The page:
You want to have career in graphic design but don’t know where to start? That was me 5 years ago. Although it wasn’t easy the thing you need to know it is perfectly achievable, that is if you really want to. So here is my story with the handful of useful tips on how to become a graphic designer.
I want to be ????? when I grow up
Maybe you are familiar with this problem. For most of my life, I’ve had no idea who I want to be. I was so jealous of people who had it all figured out. They could already perfect they craft, and there was me, wasting time basically chasing my own tail.
It’s not that I didn’t have various ideas. Neither of them though seemed right. I started to think that I’m just useless and should probably stick to Warehouse Operative role. It was my husband who inspired me to look outside my comfort zone.
‘But I can’t draw!’
The idea of graphic design seemed very attractive to me from the start. There was only one small issue… I couldn’t draw. In fact, when I was at school everyone was happy to learn art beside me. Excelling at other subjects, during art lessons I was completely useless. I could not even draw a straight line. My parents explained to me, that I was simply lacking talent and I should put that to rest. So when the idea of becoming graphic designer happened in my head I was ready to give up right from the beginning. Now it might be shocking, but it turns out you don’t have to draw to be a graphic designer. There are lots of possibilities and you might just do fine without that skill. Worst case scenario you might need to work with some artists along the way. And that just makes the whole profession better, if you ask me.
‘But I don’t want to go back to Uni’
See you don’t have to. I am all for higher education concept. Especially if you know what you want in life, or you would like a degree in history, law or become a doctor. But the truth is that graphic design is an industry that grows and changes dramatically in short periods of time. It might turn out that by the time you finish Uni, you are already behind most current trends. Also, there are so many possibilities to learn online from the comfort of your couch. And what is best? Many of the stuff is free. You Tube, for example, is a great place to see what others are achieving with their skills. For the starting point though I recommend some free courses. I did my first course on alison.com. But there are many others. I’m sure you heard about lynda.com, but I also use udemy.com. Many of the courses there are free and occasionally they have massive discounts on those paid ones. If you look, you shall find.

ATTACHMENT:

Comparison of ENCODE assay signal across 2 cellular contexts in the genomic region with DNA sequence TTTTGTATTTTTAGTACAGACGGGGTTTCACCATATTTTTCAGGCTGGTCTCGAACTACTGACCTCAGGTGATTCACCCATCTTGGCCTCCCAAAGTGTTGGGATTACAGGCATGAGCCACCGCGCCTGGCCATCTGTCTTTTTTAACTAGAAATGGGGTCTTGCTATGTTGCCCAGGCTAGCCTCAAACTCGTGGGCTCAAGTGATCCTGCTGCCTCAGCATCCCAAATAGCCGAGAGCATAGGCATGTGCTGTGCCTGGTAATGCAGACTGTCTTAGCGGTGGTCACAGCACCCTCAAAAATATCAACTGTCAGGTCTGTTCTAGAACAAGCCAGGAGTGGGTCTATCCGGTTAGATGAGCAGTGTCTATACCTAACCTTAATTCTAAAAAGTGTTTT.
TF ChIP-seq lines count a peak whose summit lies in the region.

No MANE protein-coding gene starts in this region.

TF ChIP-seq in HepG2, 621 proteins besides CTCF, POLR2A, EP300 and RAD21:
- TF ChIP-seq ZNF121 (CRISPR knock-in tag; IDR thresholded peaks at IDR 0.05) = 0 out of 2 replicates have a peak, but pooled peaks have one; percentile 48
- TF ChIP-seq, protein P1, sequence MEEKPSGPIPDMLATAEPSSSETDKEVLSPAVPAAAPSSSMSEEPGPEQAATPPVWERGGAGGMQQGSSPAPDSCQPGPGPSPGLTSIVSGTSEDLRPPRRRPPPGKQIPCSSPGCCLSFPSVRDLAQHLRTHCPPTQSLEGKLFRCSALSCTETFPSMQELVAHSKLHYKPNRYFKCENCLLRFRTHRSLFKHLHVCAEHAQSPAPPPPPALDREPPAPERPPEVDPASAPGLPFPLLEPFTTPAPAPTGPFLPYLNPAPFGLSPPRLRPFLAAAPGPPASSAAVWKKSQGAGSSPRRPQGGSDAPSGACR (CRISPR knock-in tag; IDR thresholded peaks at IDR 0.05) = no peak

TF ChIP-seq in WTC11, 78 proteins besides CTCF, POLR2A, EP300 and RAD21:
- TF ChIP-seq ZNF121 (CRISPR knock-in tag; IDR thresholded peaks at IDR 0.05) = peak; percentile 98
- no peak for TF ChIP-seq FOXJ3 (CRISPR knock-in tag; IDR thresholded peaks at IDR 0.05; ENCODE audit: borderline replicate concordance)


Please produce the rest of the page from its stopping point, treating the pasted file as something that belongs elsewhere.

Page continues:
‘But Photoshop is so expensive!’
First of all, that’s only partially true. If you are just starting out and learning how to master graphic design you are entitled to student licence and that’s way cheaper. You just pay monthly for a year. There are also free alternatives. Gimp is the most popular. I have been working on both Gimp and Photoshop and I can honestly tell you that if you are starting out Gimp is more than enough. In terms of using software, you would also need a course but the good news is you already know where to look for them.
‘But nobody will hire me.’
That was one of my concerns as well. Here I was, I have done a lot of work to learn, and absolutely nothing to do with it. Or so I thought. The truth is that with skills at hand you may choose to go freelance. The best way to get your work ‘out there’ is to volunteer at an organisation that requires a graphic designer. While it usually works for free, it also helps you raise your profile and gain a reputation. You can also try to do some small jobs for friends and family. Just remember to quit a free job as soon as you established yourself as the graphic designer. Or you will work for free for the rest of your days.
‘But I’m too scared it won’t work out’
That one might be replaced with any worthless winning you are using as an excuse not to try. I know it’s hard, takes time, effort, hours of practice and patience to learn. I know it is even harder when you are learning on your own. But I also know it’s worth it. And like everything that brings any value to your life it does not come cheap.
During last five years I grew so much as a graphic it’s almost unbelievable. The more I learn the more I see how much I still don’t know. But it’s all good because I know what I am aiming for.
Last piece of advice I’m going to give you: get all the support you can get. Join forums, groups for aspiring graphics, talk to your friends and family to help you through this. It is a long journey and at times it might feel like your not going to make it. But you will. Just keep going, just keep going…